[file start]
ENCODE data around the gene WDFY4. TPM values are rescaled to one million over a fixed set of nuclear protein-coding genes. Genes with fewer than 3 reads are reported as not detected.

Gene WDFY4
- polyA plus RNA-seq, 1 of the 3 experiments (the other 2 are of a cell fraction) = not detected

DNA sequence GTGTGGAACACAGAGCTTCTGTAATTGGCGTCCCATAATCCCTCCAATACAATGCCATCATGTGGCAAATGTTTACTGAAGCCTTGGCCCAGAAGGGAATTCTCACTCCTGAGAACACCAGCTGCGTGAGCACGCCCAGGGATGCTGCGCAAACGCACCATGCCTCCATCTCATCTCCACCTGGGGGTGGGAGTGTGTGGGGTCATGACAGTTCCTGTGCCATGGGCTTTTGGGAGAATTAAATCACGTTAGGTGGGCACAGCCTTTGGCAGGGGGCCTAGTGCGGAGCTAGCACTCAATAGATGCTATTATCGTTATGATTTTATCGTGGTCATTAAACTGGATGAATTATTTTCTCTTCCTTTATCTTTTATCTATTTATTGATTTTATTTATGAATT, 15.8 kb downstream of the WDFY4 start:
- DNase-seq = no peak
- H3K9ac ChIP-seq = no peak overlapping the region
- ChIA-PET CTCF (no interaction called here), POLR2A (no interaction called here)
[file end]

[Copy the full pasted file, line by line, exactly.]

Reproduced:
ENCODE data around the gene WDFY4. TPM values are rescaled to one million over a fixed set of nuclear protein-coding genes. Genes with fewer than 3 reads are reported as not detected.

Gene WDFY4
- polyA plus RNA-seq, 1 of the 3 experiments (the other 2 are of a cell fraction) = not detected

DNA sequence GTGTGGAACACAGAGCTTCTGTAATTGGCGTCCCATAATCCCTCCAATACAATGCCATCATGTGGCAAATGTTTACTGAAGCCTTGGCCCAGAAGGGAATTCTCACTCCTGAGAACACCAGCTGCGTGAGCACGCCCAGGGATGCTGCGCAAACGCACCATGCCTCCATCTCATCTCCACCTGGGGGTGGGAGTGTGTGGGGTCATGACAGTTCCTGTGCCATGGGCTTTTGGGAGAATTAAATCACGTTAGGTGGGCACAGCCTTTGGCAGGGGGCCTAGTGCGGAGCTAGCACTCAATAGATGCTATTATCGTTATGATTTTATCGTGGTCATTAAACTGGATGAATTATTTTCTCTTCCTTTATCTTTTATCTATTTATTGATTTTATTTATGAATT, 15.8 kb downstream of the WDFY4 start:
- DNase-seq = no peak
- H3K9ac ChIP-seq = no peak overlapping the region
- ChIA-PET CTCF (no interaction called here), POLR2A (no interaction called here)